The autocorrelation function is preferably of limited order selected to confine the search for periodicity to spans of up to about 400-500 Hz. For telephone speech at least, it is preferably derived from the lowest 1.5 KHz of the log power spectrum.
These limits may however be adjusted as required for data with different channel characteristics.
The estimate of periodicity is preferably determined by applying a cosine transform to the autocorrelation data to obtain data representing a pseudo-cepstrum and thereafter determining the height and/or frequency of the greatest peak in the cosine transform.
The height of the greatest peak in the cepstrum may be used as an indicator of the signal quality.
To improve the precision with which the peak height and location are determined in the pseudo-cepstrum data, the autocorrelation data is preferably extended and padded with zeroes. Alternatively, an interpolation routine may be carried out on the pseudo-cepstrum data, without padding or extension, by applying a curve-fitting or other suitable technique to the data points.
Where the indication of frequency value represented by the peak in the pseudo-cepstrum is not sufficiently precise, the frequency value may be refined by applying a cepstrum processing technique (without autocorrelation) to the input data and monitoring the cepstrum in the region of said frequency value to determine a refined value for the frequency of the peak.
The invention also extends to apparatus for digitally processing input data to determine an estimate of the periodicity of said waveform, said apparatus comprising input means for data, processing means for processing data from said input means to obtain log power spectrum data representative of a log power spectrum of said input data, autocorrelation means for autocorrelating said log power spectrum data, and means responsive to said autocorrelation data to determine an estimate of the periodicity of said waveform.
The invention will now be described in detail, reference being made to the accompanying drawings in which:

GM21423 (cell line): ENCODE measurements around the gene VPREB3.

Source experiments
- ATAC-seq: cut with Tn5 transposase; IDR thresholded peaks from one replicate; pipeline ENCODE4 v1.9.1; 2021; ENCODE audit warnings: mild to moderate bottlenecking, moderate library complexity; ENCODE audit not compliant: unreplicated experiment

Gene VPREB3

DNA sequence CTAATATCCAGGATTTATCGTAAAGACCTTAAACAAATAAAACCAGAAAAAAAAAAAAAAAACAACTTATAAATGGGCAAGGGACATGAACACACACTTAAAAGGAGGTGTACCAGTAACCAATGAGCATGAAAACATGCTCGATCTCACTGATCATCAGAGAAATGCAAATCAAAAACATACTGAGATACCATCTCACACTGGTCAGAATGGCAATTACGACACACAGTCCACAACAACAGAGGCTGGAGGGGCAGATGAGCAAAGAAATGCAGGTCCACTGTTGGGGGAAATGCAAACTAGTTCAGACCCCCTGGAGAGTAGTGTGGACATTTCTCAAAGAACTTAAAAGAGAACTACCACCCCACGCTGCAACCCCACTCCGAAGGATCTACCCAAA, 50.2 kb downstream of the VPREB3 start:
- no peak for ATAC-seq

FIG. 1 is a graph of a capstrum produced from the log spectrum of a signal containing voiced sounds;
FIGS. 2A-2I represent a schematic flow diagram illustrating a method of determining the periodicity of a waveform in accordance with the invention;
FIG. 3 is a graph of test data of a differenced log power spectrum corresponding to the trace illustrated schematically in FIG. 2E;
FIG. 4 is a graph of test data of the cosine transform of the extended autocorrelation illustrated schematically in FIGS. 2H and 2I;
FIG. 5 is a schematic block diagram view of a computer processor apparatus in accordance with this invention; and
FIG. 6 is a flow chart illustrating a method for determining periodicity of a waveform according to the present invention.
Referring initially to FIG. 2A, digital input data representing a waveform sampled at 8 KHZ from a voice channel is first windowed to select 256 data points from the waveform. A complex Fourier Transform is computed in FIG. 2B to give real and complex Transforms each of 128 data points. The log power spectrum is taken in FIG. 2C by taking the log of the sum of the squares of the Real and Complex transforms to give a log spectrum of 128 data points. The spectrum is thresholded in FIG. 2D and then differenced with respect to frequency in FIG. 2E to remove the gross envelope structure. A 14th order autocorrelation analysis is then applied to the spectrum in FIG. 2F covering the frequency range up to 1.5 KHz. In this particular example, with a sampling frequency of 8 KHz, and a spectrum of 128 data points, the fourteenth-order autocorrelation analysis r(0) to r(14) confines the search for periodicity to spans of about 430 Hz.